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Chinese-language Learning Hot in Indonesia

Chinese-language courses are mushrooming across Greater Jakarta, as Indonesian businessmen, impressed by China's rapid economic growth, rush to establish contacts with their Chinese counterparts.

Staff members from the Wen Hua Mandarin Institute and the Han Lin Mandarin Course, the major Mandarin-teaching institutes in Jakarta, have said that many of their students are studying the language in order to establish ties with Chinese businessmen from China and around the world.

"Most of our students who are executives at Jakarta-based companies say they want to study Mandarin to broaden their business contacts with Chinese people," said Wen Hua's program coordinator Tanny Chenying.

Tanny, a Chinese citizen who started the course in 2003, believes that the students' interest reflects how Indonesians have come to understand the importance of mastering Mandarin, the official language of the People's Republic of China.

She said that Mandarin has become a second international language as it is being used by Chinese people around the world.

"Based on the size of China's population, at least 1.3 billion people speak Mandarin, while the number of people who speak the language outside of China could double that number," she said.

Tanny said that aside from attracting Indonesian businesspeople, the course is also popular with expatriates working in Indonesia.

"We have Australian, French, Korean and American students attending our evening classes. All of them say they are motivated by economic reasons," she said.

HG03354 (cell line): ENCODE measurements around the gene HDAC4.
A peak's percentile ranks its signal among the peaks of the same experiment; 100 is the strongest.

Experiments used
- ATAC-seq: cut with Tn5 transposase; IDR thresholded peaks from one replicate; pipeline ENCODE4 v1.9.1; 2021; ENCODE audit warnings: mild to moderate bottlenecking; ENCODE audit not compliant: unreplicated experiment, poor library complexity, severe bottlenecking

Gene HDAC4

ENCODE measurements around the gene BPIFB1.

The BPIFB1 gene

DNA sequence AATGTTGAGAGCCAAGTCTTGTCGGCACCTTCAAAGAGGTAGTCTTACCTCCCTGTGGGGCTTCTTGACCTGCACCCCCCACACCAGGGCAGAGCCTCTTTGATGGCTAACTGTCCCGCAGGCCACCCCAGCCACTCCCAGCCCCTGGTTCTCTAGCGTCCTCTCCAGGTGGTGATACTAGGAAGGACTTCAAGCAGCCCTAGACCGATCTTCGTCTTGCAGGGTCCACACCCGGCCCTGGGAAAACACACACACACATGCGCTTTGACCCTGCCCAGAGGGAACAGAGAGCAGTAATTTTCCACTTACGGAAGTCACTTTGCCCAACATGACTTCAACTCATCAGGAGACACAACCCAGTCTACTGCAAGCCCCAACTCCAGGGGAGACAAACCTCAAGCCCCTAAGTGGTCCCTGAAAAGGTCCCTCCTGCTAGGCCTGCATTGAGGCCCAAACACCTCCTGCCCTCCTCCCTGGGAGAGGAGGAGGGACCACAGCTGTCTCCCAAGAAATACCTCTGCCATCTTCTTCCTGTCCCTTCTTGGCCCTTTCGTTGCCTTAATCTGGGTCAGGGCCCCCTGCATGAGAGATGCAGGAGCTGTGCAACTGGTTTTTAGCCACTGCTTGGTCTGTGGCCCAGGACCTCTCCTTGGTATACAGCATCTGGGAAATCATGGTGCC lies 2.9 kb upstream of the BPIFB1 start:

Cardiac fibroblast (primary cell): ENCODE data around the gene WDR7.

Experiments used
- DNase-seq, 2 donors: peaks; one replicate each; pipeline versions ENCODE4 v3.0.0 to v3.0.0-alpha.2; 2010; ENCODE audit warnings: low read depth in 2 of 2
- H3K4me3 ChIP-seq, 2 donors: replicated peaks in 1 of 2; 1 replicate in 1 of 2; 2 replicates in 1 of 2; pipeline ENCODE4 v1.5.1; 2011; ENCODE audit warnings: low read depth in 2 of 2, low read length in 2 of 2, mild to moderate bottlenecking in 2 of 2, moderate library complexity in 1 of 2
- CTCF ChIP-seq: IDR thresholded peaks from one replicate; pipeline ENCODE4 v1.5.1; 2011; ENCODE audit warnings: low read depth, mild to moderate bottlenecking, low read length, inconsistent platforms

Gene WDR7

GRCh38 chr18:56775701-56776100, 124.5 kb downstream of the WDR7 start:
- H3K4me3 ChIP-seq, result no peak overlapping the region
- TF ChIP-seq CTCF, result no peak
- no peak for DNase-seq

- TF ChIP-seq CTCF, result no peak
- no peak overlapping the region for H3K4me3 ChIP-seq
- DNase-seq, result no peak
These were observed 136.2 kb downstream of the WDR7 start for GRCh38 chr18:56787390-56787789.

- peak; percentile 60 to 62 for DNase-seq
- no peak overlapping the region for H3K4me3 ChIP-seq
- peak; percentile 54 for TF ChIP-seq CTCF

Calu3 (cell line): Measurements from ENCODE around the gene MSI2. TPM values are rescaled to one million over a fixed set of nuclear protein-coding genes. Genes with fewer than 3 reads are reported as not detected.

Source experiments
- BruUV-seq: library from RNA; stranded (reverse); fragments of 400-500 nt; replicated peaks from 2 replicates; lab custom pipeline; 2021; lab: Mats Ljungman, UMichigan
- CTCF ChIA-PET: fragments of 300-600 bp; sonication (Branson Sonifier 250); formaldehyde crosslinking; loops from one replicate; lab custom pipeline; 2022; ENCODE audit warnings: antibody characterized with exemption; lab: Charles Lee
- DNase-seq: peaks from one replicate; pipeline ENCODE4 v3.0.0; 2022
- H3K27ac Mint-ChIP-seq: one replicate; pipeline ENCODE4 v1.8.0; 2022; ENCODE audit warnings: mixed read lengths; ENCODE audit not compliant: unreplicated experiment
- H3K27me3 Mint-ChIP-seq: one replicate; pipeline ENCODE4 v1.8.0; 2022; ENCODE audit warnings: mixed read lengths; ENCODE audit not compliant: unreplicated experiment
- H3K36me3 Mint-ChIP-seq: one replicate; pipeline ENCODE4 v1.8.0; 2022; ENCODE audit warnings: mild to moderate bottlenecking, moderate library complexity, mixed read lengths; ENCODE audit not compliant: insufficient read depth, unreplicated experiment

She gave an example of a South Korean student, an executive at Samsung Indonesia, who was studying Mandarin so that he could ask his company to transfer him to its branch in China.

"He said he wanted to experience working there," Tanny said.

Iwan Lee, president director of the Han Lin Mandarin course in Bogor, said that besides business interests, learning Mandarin can also help businesspeople better understand the widely varied Chinese culture.

"To understand a culture, you must first master the language. To understand Chinese culture, you have to be able to read and communicate with Chinese people to see how they think and act," said Iwan, whose course is also attended by traders of Indian and Arab descent.

About 10 million people live in Jakarta, with about 5 percent of them as Indonesian-Chinese. Most of the middle-aged Indonesian-Chinese here can not speak Mandarin very well, as the language had been censored during President Soeharto's rule.

Meanwhile, the Sino-Indonesian economic ties are booming. The Indonesian Chamber of Commerce hopes trade volume with China to reach 15 billion US dollars in 2005, and up to 20 billion dollars in 2006.


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